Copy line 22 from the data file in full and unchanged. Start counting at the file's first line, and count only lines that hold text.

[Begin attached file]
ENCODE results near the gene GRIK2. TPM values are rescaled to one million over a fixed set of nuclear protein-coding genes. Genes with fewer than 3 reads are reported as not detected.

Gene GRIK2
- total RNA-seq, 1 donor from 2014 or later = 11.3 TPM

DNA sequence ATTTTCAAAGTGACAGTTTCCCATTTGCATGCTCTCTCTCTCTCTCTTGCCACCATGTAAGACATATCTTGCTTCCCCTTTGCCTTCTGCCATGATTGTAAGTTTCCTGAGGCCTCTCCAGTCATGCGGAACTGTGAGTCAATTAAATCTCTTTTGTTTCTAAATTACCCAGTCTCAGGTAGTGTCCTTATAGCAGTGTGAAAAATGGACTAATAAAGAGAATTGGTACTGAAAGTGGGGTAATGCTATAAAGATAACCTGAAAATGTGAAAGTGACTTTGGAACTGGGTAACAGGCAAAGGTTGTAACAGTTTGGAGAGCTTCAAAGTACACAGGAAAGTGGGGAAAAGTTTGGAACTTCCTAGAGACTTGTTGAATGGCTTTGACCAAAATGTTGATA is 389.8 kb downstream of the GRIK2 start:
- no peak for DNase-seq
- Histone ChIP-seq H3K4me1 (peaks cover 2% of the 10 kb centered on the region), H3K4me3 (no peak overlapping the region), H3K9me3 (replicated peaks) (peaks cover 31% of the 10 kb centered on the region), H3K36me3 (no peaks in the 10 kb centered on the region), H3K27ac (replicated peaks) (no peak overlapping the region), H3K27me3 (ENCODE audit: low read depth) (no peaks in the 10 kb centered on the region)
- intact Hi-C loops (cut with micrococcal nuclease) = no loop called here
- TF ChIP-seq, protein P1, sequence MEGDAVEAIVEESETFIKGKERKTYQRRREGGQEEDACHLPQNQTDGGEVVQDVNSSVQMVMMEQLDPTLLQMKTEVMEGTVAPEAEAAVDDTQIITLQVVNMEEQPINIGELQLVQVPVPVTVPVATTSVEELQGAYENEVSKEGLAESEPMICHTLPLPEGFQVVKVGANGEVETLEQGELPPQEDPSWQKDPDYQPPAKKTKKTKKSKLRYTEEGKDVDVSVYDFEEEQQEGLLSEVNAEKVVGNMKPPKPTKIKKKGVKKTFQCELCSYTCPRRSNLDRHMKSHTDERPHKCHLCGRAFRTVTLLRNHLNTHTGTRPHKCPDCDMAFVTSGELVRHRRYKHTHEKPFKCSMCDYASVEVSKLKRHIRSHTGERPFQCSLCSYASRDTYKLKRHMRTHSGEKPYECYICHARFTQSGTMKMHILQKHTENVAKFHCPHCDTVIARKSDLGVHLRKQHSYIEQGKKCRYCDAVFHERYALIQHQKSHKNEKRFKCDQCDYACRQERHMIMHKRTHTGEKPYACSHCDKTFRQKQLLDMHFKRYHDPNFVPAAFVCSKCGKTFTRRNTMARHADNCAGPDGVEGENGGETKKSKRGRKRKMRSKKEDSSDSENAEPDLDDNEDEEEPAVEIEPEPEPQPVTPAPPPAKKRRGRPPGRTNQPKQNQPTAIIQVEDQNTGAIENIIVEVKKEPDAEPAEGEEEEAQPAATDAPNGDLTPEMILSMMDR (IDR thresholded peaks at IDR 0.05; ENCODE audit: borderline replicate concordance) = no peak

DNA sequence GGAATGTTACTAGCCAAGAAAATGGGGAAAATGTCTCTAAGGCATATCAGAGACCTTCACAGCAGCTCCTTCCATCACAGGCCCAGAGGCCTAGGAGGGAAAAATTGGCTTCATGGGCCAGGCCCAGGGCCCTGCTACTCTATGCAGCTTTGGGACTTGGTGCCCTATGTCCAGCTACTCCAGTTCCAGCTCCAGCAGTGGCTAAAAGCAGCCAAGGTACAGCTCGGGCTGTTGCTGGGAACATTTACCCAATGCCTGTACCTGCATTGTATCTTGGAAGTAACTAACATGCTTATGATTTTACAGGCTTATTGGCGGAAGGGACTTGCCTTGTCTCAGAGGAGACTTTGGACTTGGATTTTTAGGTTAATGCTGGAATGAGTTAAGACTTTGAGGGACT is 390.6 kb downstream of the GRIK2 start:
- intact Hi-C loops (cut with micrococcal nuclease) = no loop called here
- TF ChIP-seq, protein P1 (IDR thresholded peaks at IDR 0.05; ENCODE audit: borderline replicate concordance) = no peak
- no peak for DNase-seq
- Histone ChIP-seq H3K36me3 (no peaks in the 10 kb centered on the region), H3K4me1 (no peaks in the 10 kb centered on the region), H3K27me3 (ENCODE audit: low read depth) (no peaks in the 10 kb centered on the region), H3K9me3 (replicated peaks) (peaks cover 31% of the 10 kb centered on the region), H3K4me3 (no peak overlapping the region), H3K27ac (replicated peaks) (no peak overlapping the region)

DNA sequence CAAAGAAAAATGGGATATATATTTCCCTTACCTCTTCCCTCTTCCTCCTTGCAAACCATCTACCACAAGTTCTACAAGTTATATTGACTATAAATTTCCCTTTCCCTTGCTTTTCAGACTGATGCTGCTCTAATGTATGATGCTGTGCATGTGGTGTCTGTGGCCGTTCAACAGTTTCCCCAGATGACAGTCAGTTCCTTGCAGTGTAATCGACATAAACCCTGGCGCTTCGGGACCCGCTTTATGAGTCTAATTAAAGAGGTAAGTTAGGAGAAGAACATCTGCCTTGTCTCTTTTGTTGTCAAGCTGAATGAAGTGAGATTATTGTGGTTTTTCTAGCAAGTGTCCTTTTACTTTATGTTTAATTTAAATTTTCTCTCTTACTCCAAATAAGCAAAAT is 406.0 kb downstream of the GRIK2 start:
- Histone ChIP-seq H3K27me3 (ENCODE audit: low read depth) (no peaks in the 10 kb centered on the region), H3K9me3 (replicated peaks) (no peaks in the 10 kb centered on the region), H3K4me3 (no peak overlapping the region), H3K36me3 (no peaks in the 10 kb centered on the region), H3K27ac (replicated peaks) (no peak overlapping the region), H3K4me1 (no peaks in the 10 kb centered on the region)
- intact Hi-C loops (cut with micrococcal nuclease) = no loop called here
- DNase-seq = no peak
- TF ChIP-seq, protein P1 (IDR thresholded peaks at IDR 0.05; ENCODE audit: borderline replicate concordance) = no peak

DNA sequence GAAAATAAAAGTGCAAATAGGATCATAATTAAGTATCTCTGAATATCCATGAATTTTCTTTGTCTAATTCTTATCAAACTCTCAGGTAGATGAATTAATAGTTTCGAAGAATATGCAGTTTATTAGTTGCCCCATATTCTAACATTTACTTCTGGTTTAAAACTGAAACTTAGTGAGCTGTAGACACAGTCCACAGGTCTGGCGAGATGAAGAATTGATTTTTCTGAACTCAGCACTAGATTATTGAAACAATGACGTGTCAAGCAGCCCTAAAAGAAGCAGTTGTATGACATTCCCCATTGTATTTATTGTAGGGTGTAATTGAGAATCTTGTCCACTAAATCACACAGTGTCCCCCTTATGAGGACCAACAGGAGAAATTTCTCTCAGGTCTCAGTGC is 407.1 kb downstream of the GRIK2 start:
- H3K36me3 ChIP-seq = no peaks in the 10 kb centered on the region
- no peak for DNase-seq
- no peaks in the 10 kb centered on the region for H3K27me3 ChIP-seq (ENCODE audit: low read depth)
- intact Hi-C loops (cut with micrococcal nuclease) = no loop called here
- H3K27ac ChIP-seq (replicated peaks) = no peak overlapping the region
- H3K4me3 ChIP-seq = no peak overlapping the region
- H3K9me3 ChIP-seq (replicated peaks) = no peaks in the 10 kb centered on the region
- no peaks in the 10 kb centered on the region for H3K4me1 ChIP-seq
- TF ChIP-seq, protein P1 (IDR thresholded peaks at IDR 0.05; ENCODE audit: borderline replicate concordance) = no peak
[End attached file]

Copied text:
- no peaks in the 10 kb centered on the region for H3K27me3 ChIP-seq (ENCODE audit: low read depth)